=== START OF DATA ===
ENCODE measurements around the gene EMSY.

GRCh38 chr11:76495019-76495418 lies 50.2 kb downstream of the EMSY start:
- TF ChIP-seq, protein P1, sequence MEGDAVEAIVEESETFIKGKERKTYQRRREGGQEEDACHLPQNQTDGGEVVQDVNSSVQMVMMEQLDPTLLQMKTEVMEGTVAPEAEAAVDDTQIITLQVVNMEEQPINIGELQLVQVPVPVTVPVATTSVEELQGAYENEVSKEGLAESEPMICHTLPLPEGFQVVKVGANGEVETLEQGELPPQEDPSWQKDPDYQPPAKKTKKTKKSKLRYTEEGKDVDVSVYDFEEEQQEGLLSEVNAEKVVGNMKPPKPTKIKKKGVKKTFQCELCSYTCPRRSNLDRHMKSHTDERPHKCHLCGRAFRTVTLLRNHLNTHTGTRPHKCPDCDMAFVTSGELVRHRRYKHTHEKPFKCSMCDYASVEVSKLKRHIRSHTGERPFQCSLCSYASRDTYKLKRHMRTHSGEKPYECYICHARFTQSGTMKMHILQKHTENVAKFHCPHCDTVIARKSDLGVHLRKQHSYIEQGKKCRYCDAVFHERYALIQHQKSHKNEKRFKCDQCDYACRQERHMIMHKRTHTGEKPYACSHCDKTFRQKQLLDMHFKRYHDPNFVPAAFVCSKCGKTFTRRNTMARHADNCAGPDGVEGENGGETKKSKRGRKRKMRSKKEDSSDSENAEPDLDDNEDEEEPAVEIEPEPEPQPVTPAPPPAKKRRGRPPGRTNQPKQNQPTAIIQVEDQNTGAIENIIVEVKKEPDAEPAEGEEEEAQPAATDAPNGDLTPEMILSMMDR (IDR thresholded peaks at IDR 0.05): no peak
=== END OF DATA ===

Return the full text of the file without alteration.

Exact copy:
ENCODE measurements around the gene EMSY.

GRCh38 chr11:76495019-76495418 lies 50.2 kb downstream of the EMSY start:
- TF ChIP-seq, protein P1, sequence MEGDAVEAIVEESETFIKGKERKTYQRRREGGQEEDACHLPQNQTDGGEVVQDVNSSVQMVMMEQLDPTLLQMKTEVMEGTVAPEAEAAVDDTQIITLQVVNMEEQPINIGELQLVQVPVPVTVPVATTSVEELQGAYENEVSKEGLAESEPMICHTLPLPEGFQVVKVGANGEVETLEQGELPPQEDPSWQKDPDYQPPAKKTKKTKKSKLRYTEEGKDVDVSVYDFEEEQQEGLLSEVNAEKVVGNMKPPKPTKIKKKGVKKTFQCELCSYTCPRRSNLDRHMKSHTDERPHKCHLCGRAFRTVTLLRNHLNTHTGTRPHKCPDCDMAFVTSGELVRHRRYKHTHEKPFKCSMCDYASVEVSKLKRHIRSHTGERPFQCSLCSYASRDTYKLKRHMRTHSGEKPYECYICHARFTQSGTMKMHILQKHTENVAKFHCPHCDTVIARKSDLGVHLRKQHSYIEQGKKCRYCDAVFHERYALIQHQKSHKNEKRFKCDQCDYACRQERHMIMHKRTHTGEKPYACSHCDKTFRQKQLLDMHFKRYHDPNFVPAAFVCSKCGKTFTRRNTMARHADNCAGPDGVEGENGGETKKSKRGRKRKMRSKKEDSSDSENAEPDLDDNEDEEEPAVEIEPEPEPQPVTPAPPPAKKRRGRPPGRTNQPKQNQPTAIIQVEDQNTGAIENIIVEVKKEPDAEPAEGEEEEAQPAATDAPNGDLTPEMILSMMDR (IDR thresholded peaks at IDR 0.05): no peak